The thing was that Movement was a difficult album because of the transition, because of Ian’s suicide. By the time we got to Power, Corruption & Lies we were exploring the new technology which Bernard and Steven did with much verve, it starts to sound a lot more positive, a lot stronger and a lot more optimistic. It is an awful lot like the history of the group – you start off young and strong, you go through this weak period, not weak but melancholic, and then you have this tragedy which is Movement.
It chronicles the wonderful music of Joy Division with another aspect you’re trying to learn. It’s very much a journey. To play the four together, which I’m going to do in March at a charity concert in Salford, that will be interesting. You’ll be able to listen to the transition of all four albums, and I’m looking forward to that from a feel point of view. Each album is so different.
Would you consider the four albums as the arc of one story?
I do. Considering Bernard, Stephen and I wrote nearly all the music from the start of Joy Division to the end of New Order, there is a narrative through the music. Gillian wasn’t very skilled and she added a little but not affecting the sound, and it is a chronicle of the three of us. By the time we got to Get Ready, Stephen had more or less stopped writing, and by the time we got to Waiting for the Siren’s Call he was coming back in a little, but it was still very much Bernard and I. It’s Bernard and I that have been very close in history. Stephen is a very valuable part of the sound.
One thing that really interests me is your own evolution as a musician and as a bass player. With Joy Division, you weren’t as fully-crafted musician as you would be later on, but with Bernard moving to synth did that really change the dynamic and the way you played?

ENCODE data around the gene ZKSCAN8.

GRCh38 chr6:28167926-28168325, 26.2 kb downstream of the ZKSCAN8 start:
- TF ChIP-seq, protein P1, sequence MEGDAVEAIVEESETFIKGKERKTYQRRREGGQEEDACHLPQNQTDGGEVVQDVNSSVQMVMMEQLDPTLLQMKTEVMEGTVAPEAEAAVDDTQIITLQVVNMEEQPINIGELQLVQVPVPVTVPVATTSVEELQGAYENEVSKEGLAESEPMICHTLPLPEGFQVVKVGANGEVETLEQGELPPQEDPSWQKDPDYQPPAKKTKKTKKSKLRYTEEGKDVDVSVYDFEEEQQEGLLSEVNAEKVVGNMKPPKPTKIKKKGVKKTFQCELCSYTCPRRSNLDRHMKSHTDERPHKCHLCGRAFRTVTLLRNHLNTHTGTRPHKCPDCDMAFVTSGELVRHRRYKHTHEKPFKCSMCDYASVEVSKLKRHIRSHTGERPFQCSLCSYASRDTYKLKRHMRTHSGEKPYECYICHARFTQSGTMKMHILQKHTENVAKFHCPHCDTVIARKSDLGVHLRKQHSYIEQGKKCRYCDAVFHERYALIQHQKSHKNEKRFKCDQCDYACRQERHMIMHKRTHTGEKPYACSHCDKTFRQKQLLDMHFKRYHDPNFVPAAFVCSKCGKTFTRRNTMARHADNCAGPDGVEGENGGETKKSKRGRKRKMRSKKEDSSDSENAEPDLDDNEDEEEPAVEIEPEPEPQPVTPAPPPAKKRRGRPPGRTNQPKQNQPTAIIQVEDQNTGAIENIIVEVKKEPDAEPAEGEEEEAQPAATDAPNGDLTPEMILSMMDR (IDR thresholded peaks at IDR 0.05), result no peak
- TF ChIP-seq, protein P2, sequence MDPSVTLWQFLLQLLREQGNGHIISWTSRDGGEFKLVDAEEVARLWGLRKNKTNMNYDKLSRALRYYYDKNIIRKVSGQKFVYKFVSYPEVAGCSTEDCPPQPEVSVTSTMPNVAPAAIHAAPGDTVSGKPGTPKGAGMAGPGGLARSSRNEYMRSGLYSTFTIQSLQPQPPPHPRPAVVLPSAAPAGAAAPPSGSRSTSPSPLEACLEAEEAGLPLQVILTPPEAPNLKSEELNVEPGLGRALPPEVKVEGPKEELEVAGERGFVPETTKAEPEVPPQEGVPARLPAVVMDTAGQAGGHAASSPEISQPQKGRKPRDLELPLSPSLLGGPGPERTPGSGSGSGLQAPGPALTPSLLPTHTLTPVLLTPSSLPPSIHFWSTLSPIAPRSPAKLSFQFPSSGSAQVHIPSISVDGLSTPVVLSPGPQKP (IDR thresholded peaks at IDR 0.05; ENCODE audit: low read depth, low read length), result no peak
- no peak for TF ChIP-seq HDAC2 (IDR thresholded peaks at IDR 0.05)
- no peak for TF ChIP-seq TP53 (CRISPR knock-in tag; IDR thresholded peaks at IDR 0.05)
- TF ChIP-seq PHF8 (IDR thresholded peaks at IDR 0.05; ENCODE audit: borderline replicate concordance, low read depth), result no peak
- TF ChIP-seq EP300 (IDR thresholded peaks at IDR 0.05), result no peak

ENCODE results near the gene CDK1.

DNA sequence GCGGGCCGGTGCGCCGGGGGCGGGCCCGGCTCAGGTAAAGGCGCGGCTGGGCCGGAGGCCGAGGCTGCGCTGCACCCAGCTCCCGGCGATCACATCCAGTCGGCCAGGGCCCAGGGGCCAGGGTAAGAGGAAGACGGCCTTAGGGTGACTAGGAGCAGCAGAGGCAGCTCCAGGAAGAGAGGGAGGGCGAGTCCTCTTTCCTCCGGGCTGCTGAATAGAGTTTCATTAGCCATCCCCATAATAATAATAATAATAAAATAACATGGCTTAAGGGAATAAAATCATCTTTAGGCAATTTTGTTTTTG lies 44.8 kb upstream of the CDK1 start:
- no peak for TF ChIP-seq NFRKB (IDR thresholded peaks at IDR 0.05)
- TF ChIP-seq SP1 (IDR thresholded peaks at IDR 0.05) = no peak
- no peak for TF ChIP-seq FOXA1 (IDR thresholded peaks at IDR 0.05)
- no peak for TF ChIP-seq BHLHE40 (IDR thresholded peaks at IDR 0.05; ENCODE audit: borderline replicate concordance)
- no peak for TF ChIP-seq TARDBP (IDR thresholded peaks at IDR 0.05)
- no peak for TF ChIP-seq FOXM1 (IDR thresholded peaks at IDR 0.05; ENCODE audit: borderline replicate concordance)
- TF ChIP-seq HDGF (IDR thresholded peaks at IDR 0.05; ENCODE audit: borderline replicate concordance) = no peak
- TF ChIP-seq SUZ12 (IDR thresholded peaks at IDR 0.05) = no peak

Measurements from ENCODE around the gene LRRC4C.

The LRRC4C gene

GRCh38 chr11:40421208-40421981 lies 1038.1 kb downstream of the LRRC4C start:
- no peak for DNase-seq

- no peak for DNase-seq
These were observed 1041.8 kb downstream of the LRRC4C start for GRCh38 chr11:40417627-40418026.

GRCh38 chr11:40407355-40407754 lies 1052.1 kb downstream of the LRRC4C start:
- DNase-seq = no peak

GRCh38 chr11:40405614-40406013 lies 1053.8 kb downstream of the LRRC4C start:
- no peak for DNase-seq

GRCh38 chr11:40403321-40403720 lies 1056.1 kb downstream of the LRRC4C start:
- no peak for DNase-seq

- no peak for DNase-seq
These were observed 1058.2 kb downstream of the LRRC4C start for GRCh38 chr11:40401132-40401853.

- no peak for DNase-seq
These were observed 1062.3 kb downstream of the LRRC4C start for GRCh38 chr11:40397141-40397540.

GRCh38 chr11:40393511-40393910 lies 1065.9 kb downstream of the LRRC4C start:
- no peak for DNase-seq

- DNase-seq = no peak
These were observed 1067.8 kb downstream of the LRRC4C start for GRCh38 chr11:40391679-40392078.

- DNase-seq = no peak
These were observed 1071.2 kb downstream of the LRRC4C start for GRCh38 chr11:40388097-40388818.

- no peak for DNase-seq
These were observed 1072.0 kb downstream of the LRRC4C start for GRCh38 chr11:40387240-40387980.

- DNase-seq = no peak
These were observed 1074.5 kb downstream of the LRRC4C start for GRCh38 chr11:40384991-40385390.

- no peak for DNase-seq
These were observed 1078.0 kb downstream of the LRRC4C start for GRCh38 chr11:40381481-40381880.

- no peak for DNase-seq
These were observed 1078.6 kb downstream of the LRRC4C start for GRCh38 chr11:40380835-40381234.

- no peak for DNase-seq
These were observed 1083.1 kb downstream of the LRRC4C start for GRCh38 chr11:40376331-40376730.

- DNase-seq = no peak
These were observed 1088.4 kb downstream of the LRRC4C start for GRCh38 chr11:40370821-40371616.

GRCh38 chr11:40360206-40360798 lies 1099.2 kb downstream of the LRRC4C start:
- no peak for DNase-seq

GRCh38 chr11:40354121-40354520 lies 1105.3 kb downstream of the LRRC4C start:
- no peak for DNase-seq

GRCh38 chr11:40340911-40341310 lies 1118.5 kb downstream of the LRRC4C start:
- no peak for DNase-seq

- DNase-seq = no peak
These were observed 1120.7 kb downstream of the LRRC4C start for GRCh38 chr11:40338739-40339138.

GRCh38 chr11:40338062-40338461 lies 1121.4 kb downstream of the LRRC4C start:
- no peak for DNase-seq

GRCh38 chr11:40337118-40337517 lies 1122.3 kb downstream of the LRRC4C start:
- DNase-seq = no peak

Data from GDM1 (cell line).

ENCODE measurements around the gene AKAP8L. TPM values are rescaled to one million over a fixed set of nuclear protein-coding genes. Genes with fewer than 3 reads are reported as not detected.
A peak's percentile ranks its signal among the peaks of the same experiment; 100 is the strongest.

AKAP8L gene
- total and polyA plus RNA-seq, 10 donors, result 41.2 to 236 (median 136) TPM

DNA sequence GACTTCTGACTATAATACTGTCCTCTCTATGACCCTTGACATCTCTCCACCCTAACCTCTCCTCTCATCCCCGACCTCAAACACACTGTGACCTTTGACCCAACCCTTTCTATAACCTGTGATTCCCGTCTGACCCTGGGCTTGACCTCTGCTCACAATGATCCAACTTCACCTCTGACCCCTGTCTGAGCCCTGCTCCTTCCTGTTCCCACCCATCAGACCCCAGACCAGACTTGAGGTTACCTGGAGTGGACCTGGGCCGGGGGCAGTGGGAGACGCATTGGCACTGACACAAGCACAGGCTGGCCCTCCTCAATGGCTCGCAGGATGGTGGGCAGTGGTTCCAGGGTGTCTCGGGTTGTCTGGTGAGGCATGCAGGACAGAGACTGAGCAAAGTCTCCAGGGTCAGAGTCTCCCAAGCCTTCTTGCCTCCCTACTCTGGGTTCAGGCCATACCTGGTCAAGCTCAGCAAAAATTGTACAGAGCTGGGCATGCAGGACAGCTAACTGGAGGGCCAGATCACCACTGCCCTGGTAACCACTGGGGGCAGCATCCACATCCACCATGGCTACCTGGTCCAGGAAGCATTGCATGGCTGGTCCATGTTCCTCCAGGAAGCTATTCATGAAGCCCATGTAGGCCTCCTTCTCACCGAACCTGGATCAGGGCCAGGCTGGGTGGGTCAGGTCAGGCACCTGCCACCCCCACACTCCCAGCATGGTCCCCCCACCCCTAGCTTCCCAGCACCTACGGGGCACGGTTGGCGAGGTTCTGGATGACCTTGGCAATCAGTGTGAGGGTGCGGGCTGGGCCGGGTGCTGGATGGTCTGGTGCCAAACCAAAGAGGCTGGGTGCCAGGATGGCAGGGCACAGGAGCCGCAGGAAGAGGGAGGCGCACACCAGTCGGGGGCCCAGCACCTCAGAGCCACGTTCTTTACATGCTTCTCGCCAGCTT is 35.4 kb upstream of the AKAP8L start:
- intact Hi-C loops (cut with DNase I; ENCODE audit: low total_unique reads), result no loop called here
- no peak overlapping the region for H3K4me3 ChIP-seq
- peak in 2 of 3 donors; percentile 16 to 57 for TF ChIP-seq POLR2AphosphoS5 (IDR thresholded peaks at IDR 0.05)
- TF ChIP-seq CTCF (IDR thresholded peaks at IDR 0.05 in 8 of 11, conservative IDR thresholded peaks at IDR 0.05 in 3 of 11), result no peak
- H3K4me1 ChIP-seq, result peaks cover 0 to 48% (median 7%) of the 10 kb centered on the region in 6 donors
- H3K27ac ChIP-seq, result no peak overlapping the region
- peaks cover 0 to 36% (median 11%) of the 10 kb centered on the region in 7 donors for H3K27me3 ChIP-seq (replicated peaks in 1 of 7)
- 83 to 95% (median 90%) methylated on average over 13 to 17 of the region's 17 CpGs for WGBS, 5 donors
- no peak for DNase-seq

The thing about Joy Division is that we went from being very punky to making very well-crafted music that stands the test of time, quite quickly. The funny thing about working with Martin Hannett is that the music belied our age. People of 22-23, you’d have thought they were early thirties making that music. That’s why Ian and Bernard had that punk attitude that so jarred with Martin Hannett. We just wanted to rip his head off and sound like the Sex Pistols, but Martin realised we were making music that was far superior to be treated like that. We became very good musicians very quickly.
If you listen to a lot of Unknown Pleasures, and particularly Closer, we’re obviously great musicians who’ve become very good very quickly. When technology reared its ugly head, shall we say, Bernard and Stephen embraced it wholeheartedly – they thought it was the best thing since sliced bread – and it was always me who was the stick in the mud trying to drag it back to rock, saying ‘let’s put some guitar, let’s put some bass on it.’ They would have been very happy if it was more like Blue Monday. We did end up with that rock/dance style which, let’s face it, every group in the world uses now. They were prepared to go fully synth, but it was always me dragging it back to rock. It did cause a change. You could say we were a hybrid band.